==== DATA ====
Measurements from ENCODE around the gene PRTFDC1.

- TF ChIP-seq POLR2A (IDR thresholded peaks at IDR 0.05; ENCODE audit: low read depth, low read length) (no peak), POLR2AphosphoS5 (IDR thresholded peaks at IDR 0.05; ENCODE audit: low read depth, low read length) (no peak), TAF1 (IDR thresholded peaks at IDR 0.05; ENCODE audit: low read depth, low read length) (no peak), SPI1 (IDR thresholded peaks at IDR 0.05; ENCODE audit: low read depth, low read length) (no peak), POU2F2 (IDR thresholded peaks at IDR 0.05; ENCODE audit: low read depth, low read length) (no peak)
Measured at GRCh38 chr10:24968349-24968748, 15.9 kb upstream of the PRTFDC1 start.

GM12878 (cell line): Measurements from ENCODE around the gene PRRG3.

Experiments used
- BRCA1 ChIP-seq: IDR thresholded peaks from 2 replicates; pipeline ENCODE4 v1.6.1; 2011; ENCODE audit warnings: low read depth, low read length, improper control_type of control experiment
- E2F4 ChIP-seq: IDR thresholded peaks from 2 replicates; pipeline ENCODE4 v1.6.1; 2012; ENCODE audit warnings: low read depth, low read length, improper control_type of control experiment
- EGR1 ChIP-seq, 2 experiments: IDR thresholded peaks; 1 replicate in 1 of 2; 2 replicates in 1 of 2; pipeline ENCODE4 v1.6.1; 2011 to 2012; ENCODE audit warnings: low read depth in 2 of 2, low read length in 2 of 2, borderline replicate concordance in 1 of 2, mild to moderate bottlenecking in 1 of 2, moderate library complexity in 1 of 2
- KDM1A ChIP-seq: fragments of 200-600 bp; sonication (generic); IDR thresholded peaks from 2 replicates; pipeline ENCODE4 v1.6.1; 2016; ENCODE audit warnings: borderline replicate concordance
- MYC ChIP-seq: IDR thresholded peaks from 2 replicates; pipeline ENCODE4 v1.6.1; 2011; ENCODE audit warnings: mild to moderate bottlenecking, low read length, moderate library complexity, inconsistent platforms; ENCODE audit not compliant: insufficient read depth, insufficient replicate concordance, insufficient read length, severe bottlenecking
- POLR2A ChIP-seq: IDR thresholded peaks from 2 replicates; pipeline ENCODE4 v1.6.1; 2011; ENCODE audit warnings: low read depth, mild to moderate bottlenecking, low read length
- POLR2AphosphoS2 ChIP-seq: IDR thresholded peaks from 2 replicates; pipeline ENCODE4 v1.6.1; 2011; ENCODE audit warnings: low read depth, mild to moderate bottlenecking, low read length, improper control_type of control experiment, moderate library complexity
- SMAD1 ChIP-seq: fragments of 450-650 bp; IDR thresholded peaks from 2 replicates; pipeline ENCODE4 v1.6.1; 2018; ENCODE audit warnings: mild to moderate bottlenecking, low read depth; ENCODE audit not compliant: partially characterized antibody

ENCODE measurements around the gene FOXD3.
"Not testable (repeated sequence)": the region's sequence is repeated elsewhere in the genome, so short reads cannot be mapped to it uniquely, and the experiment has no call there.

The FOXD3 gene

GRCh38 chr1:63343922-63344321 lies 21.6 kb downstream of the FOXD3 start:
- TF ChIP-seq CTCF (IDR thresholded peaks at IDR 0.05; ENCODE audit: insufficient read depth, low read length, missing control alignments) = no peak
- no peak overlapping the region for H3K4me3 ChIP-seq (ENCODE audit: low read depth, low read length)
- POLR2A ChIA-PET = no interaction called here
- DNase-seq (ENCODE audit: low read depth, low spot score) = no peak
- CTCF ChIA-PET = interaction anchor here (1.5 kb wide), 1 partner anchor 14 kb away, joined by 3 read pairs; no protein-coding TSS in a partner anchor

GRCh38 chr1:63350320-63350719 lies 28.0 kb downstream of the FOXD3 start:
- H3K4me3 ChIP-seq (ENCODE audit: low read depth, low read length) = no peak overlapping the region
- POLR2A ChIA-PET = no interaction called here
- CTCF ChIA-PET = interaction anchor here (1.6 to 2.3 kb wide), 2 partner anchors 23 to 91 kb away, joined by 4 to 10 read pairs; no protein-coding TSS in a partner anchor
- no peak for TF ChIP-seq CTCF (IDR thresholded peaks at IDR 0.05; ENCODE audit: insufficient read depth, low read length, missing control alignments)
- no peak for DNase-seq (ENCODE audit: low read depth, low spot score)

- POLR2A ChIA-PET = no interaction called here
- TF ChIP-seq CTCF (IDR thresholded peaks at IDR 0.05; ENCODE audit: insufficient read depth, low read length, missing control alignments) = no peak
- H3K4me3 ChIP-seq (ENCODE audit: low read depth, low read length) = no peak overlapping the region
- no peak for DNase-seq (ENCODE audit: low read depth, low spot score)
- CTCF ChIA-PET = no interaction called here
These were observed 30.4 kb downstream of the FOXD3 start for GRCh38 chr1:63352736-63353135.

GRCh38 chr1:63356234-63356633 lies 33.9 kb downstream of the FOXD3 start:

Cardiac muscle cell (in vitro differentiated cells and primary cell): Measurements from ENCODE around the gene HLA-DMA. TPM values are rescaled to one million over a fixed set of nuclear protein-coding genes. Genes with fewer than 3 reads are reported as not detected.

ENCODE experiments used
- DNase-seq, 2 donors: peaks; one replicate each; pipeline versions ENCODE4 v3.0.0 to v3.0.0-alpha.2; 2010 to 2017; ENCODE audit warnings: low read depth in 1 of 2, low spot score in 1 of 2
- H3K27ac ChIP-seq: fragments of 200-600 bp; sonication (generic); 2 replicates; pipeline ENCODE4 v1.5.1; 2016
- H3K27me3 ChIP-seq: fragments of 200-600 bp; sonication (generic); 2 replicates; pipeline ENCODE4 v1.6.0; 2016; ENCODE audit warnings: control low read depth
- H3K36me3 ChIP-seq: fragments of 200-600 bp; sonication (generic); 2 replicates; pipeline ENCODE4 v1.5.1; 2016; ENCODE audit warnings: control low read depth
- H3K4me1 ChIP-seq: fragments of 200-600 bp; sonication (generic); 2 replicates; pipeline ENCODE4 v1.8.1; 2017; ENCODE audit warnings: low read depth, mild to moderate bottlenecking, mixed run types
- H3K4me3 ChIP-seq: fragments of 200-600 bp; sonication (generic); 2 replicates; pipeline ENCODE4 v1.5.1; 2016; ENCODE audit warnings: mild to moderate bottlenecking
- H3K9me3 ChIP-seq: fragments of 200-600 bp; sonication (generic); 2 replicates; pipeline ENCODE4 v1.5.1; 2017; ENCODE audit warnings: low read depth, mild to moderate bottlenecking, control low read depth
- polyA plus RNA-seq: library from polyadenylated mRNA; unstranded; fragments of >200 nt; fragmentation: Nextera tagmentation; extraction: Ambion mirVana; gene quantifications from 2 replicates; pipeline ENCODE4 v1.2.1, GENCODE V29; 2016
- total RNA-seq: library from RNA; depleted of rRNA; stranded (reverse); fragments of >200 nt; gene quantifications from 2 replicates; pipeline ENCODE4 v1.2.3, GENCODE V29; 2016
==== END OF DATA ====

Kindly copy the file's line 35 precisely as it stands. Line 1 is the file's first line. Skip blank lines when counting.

GRCh38 chr1:63356234-63356633 lies 33.9 kb downstream of the FOXD3 start: